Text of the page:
Meet with two quiz sections each Tuesday and Thursday, hold office hours, help with the writing of quizzes and exams, grade quizzes, help grade exams. Note that 124 and 125 are structured so that each quiz section meets on Tuesday and Thursday, for 80 minutes one of the two days, and for 50 minutes on the other. Each 111, 112, 120, 126 quiz section meets for 50 minutes on every Tuesday and Thursday. TAs for 124 and 125 are required to attend regular meetings 4:00-5:00 on Monday afternoons. TAs in 124 and 125 should also reserve the period 3:30-4:00 on Monday for individual meetings with the instructor.
Teaching Your Own Section
Teaching your own section of a course is more work, but it can be tremendously rewarding. It will also make a valuable addition to your resume when you apply for jobs. In addition, TAs who are assigned to teach their own sections are paid at the PDTA II rate. Ordinarily, teaching jobs are reserved for post-prelim PhD students; but occasionally they may be assigned to highly qualified second year Master's students. The first time you teach your own section, you must also sign up for the one-credit Teaching Internship (Math 597), which will pair you with an experienced faculty advisor. Contact Monty McGovern (Autumn, Winter, Spring) or Andrew Loveless (Summer) for details about Math 597.
Math 307/308/309/324: These are sophomore-level courses, three of which can be taken directly after calculus (the exception is Math 309, which has both 307 and 308 as prerequisites). They meet MWF in sections of approximately 50 students each. these courses.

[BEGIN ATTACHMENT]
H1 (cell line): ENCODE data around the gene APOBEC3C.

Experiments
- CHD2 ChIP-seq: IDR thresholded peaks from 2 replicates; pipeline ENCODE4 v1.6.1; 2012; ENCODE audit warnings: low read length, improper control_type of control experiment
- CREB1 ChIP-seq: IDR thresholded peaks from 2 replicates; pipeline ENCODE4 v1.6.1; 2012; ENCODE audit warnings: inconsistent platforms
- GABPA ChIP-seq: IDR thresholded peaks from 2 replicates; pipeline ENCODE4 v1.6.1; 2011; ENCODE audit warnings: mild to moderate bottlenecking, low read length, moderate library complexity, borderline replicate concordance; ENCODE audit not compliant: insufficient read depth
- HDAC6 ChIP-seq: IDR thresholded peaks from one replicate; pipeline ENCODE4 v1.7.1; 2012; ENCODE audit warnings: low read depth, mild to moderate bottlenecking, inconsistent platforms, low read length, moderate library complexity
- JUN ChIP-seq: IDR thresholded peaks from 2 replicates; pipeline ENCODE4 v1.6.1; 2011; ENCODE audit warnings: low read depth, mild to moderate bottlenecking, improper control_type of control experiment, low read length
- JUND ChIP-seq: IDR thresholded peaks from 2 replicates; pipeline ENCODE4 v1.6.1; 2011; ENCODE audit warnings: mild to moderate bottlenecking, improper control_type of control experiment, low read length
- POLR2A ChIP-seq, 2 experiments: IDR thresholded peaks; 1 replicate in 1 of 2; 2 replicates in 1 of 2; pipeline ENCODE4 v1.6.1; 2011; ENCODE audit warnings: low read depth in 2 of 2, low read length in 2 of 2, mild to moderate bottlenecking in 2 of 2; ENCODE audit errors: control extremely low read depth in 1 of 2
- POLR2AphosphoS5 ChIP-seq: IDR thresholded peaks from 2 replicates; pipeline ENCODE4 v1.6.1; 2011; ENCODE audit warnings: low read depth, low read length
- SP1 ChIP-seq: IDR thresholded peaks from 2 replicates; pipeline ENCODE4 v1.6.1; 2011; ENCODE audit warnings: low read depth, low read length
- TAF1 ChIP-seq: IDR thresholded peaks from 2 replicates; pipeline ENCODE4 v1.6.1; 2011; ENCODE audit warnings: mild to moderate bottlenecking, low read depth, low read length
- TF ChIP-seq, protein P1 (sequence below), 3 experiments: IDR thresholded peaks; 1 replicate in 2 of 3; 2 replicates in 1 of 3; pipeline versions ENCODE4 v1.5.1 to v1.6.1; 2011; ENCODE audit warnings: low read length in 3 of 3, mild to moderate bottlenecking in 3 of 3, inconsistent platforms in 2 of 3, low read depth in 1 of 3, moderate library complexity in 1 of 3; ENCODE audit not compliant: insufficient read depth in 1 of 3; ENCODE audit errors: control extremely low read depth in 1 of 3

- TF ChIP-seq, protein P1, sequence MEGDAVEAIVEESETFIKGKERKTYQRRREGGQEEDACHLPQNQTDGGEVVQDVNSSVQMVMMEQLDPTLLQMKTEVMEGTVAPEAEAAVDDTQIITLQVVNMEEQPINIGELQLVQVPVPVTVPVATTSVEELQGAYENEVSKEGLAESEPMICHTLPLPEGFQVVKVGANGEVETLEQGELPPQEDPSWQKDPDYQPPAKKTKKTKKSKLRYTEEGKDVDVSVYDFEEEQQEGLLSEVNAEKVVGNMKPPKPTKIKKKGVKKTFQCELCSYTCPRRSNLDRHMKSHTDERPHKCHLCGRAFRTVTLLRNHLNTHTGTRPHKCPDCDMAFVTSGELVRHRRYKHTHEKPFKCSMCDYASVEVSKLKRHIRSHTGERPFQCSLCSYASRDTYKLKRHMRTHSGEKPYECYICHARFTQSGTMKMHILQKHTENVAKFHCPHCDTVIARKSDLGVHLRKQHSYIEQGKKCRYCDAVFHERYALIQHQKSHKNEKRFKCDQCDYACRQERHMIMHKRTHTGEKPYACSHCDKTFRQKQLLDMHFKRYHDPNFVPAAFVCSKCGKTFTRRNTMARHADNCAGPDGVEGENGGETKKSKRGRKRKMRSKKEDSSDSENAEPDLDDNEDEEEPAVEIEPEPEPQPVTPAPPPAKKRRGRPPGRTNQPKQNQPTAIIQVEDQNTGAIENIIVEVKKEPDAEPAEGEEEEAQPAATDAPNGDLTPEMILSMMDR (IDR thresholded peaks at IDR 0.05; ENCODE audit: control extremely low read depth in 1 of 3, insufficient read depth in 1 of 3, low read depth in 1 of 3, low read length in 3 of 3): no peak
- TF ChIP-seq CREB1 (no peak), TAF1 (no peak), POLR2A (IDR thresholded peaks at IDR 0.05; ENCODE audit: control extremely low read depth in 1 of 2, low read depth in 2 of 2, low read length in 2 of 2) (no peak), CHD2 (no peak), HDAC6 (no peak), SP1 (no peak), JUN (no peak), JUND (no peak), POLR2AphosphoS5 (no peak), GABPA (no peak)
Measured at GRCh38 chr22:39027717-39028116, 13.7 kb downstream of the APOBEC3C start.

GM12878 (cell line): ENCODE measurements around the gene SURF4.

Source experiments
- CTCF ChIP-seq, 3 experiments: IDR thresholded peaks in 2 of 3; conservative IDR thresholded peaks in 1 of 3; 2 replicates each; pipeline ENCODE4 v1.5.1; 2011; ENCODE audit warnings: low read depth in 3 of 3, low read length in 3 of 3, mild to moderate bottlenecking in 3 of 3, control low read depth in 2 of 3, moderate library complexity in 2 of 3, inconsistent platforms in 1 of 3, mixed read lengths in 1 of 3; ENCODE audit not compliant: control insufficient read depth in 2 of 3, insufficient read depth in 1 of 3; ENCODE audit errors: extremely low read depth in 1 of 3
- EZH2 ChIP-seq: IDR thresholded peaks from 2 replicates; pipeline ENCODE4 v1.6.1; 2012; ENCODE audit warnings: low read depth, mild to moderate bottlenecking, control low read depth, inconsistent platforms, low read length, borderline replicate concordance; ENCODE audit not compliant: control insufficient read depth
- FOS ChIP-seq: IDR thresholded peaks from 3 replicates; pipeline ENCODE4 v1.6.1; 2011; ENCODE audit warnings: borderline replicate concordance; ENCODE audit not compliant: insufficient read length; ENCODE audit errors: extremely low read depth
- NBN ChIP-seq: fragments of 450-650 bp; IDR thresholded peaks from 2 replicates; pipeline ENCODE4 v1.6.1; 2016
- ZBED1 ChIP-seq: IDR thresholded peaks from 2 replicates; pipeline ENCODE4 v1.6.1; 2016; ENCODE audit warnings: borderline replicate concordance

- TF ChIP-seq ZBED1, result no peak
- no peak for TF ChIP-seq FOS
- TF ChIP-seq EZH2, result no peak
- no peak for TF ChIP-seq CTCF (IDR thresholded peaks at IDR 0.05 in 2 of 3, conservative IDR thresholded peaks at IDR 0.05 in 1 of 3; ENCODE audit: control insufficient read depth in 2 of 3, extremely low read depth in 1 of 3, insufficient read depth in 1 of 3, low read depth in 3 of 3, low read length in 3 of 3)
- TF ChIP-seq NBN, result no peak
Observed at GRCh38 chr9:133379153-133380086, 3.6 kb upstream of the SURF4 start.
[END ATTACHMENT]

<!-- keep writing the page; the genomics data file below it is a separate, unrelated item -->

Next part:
Grading and Office Hours
TAs assigned to these jobs will grade homework papers for upper-level undergraduate and first-year graduate courses. Depending on the instructor's preferences, you might also be asked to hold office hours, run problem sessions, assist with writing and/or grading exams, or perform other duties. You can find descriptions of all these courses in the UW Course Catalog.
Our on-line calculus courses are in their infancy, so these jobs don't have firm descriptions yet. Contact the on-line calculus instructors (currently Dave Collingwood, Alexandra Nichifor, and Max Lieblich) for details.
Math 411/412 (Introduction to Modern Algebra for Teachers):
The TA in this course works closely in class with the instructor and students. Ideally, the TA for 411 in Autumn continues as the TA for 412 in Winter. Contact the Math 411/412 instructor for details.
Math 444/445 (Geometry for Teachers):
The TA in this course mostly helps with grading. Ideally, the TA for 444 in Winter continues as the TA for 445 in Spring. Contact the Math 444/445 instructor for details.
Math Study Center:
The Study Center was founded in 1991 to give students one-on-one help with Math 120 through 126; more recently, it has started offering help to students in Math 111/112 as well. The Study Center is designed to be not so much a tutoring center in the traditional sense as a comfortable place and a supportive atmosphere for students to come together and work on math, in groups or individually. Approximately five graduate students are assigned to work there as tutors, helping students get unstuck or to answer questions. These positions are open only to those who already have experience as a TA in one or more of our standard calculus and/or precalculus courses. Contact the MSC director for details.
These jobs are open to grad students with extensive computing experience, preferably on the systems currently in use in the Math Department. The people assigned to these jobs will work closely with the MSCC staff, the department computing committee, and/or various faculty members. Duties may include providing consulting help to grad students using the computers; assisting faculty members with computing projects; installing, testing, debugging, maintaining, or writing software; hardware maintenance; and writing, updating, or maintaining Web pages.